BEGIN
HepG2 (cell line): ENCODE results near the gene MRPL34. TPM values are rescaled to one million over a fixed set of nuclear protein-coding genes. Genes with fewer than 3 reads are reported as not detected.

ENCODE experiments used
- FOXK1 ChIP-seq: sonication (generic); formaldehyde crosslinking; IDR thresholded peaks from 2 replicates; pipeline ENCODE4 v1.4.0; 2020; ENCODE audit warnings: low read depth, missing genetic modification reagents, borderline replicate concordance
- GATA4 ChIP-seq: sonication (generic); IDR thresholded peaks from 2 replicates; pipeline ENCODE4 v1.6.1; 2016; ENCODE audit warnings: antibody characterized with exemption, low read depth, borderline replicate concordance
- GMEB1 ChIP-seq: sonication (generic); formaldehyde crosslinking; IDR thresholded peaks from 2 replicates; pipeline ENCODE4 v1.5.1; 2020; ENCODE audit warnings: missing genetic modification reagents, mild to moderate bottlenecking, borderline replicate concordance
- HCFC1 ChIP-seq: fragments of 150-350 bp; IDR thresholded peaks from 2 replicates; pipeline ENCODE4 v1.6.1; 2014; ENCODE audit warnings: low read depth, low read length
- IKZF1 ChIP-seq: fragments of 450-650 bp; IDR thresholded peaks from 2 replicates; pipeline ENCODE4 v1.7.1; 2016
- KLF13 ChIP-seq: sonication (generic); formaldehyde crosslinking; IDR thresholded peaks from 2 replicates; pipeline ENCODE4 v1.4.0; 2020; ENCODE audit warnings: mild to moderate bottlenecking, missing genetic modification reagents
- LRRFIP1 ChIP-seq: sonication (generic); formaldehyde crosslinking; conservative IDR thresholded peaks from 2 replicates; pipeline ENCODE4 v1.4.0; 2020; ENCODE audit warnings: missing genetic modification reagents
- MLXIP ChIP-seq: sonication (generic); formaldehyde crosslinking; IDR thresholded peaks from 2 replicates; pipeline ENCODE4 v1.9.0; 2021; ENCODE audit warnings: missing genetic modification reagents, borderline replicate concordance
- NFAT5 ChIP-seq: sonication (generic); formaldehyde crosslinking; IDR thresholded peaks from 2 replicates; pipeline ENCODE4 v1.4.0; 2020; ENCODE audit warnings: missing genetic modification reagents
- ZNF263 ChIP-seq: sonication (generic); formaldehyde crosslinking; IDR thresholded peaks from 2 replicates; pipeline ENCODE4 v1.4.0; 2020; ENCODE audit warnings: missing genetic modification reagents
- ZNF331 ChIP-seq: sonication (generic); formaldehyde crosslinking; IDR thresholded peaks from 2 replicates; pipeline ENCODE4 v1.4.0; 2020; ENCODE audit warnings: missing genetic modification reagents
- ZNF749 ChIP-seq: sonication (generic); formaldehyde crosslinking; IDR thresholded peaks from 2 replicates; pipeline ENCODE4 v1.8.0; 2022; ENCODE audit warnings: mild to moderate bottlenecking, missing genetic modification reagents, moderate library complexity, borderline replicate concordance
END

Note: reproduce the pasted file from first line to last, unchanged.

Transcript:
HepG2 (cell line): ENCODE results near the gene MRPL34. TPM values are rescaled to one million over a fixed set of nuclear protein-coding genes. Genes with fewer than 3 reads are reported as not detected.

ENCODE experiments used
- FOXK1 ChIP-seq: sonication (generic); formaldehyde crosslinking; IDR thresholded peaks from 2 replicates; pipeline ENCODE4 v1.4.0; 2020; ENCODE audit warnings: low read depth, missing genetic modification reagents, borderline replicate concordance
- GATA4 ChIP-seq: sonication (generic); IDR thresholded peaks from 2 replicates; pipeline ENCODE4 v1.6.1; 2016; ENCODE audit warnings: antibody characterized with exemption, low read depth, borderline replicate concordance
- GMEB1 ChIP-seq: sonication (generic); formaldehyde crosslinking; IDR thresholded peaks from 2 replicates; pipeline ENCODE4 v1.5.1; 2020; ENCODE audit warnings: missing genetic modification reagents, mild to moderate bottlenecking, borderline replicate concordance
- HCFC1 ChIP-seq: fragments of 150-350 bp; IDR thresholded peaks from 2 replicates; pipeline ENCODE4 v1.6.1; 2014; ENCODE audit warnings: low read depth, low read length
- IKZF1 ChIP-seq: fragments of 450-650 bp; IDR thresholded peaks from 2 replicates; pipeline ENCODE4 v1.7.1; 2016
- KLF13 ChIP-seq: sonication (generic); formaldehyde crosslinking; IDR thresholded peaks from 2 replicates; pipeline ENCODE4 v1.4.0; 2020; ENCODE audit warnings: mild to moderate bottlenecking, missing genetic modification reagents
- LRRFIP1 ChIP-seq: sonication (generic); formaldehyde crosslinking; conservative IDR thresholded peaks from 2 replicates; pipeline ENCODE4 v1.4.0; 2020; ENCODE audit warnings: missing genetic modification reagents
- MLXIP ChIP-seq: sonication (generic); formaldehyde crosslinking; IDR thresholded peaks from 2 replicates; pipeline ENCODE4 v1.9.0; 2021; ENCODE audit warnings: missing genetic modification reagents, borderline replicate concordance
- NFAT5 ChIP-seq: sonication (generic); formaldehyde crosslinking; IDR thresholded peaks from 2 replicates; pipeline ENCODE4 v1.4.0; 2020; ENCODE audit warnings: missing genetic modification reagents
- ZNF263 ChIP-seq: sonication (generic); formaldehyde crosslinking; IDR thresholded peaks from 2 replicates; pipeline ENCODE4 v1.4.0; 2020; ENCODE audit warnings: missing genetic modification reagents
- ZNF331 ChIP-seq: sonication (generic); formaldehyde crosslinking; IDR thresholded peaks from 2 replicates; pipeline ENCODE4 v1.4.0; 2020; ENCODE audit warnings: missing genetic modification reagents
- ZNF749 ChIP-seq: sonication (generic); formaldehyde crosslinking; IDR thresholded peaks from 2 replicates; pipeline ENCODE4 v1.8.0; 2022; ENCODE audit warnings: mild to moderate bottlenecking, missing genetic modification reagents, moderate library complexity, borderline replicate concordance